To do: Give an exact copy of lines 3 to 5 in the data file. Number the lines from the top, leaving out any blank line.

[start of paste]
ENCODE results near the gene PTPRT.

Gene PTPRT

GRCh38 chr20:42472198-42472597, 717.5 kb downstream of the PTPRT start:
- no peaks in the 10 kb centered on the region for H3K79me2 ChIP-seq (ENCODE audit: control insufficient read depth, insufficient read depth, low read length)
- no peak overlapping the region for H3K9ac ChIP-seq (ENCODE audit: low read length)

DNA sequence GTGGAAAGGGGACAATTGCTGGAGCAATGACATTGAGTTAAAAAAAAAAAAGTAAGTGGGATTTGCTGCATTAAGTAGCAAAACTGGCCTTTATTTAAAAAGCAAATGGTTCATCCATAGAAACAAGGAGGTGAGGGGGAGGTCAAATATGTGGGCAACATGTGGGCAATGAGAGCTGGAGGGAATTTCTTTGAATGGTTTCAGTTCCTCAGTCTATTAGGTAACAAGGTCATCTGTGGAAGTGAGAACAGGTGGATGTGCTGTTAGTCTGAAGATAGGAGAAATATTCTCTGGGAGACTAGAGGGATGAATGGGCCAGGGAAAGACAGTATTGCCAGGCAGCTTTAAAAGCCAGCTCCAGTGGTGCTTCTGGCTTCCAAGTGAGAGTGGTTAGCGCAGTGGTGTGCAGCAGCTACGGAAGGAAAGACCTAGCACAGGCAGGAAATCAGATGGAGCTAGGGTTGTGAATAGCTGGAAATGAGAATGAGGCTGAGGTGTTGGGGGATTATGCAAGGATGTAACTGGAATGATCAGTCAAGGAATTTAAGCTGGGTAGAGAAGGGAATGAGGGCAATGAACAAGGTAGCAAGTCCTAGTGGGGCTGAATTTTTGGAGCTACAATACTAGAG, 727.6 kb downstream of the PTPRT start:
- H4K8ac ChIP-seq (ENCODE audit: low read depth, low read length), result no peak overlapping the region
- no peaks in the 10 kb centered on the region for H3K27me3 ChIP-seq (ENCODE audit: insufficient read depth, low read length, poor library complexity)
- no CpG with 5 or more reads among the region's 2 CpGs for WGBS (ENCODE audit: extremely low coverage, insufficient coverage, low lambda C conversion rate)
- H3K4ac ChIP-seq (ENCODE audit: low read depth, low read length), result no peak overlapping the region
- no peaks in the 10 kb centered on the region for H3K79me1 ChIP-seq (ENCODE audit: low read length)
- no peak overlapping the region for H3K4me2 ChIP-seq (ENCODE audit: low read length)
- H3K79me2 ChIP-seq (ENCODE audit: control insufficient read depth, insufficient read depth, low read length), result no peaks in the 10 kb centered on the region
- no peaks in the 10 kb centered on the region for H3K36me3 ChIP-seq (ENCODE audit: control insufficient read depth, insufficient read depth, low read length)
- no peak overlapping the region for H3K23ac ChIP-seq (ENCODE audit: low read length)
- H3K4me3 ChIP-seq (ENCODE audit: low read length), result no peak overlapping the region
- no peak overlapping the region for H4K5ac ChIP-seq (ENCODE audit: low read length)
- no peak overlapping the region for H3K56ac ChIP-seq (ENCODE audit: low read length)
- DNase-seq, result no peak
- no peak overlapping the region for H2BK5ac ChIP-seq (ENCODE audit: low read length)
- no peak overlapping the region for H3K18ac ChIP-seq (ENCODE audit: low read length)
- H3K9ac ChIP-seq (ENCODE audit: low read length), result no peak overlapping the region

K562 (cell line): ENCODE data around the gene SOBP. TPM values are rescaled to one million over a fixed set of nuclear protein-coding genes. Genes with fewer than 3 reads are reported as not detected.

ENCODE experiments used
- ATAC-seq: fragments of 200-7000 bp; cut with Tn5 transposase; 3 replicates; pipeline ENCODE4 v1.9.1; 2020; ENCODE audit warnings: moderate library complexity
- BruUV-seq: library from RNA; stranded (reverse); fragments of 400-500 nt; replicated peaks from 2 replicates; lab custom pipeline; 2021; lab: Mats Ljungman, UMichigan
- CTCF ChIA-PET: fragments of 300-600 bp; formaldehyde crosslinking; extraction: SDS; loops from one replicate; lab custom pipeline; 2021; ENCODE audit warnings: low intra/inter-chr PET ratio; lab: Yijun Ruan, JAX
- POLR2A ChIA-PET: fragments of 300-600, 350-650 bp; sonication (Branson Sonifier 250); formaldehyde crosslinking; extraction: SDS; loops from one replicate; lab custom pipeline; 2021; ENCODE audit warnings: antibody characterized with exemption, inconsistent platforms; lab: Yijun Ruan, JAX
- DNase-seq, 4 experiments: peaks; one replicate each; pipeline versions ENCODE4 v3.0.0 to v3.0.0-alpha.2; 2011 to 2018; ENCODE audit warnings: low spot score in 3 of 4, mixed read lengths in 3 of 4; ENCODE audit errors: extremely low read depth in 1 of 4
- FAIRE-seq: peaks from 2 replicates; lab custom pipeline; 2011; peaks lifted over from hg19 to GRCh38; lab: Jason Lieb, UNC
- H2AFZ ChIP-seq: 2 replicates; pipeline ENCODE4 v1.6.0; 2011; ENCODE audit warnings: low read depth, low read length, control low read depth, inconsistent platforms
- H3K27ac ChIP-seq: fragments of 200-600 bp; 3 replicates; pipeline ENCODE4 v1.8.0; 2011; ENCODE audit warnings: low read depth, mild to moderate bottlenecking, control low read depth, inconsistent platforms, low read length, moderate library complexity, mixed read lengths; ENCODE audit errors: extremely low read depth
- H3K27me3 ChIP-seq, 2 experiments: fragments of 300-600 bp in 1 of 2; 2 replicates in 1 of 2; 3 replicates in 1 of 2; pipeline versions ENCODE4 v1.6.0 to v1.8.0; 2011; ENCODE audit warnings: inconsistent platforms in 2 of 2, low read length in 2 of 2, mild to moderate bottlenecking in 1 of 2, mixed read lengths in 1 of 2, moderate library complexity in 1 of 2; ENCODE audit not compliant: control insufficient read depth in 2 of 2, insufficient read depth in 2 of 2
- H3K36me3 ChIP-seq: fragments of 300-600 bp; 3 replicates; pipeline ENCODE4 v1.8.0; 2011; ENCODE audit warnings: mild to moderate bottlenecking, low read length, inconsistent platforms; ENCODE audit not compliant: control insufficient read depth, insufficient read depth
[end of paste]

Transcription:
GRCh38 chr20:42472198-42472597, 717.5 kb downstream of the PTPRT start:
- no peaks in the 10 kb centered on the region for H3K79me2 ChIP-seq (ENCODE audit: control insufficient read depth, insufficient read depth, low read length)
- no peak overlapping the region for H3K9ac ChIP-seq (ENCODE audit: low read length)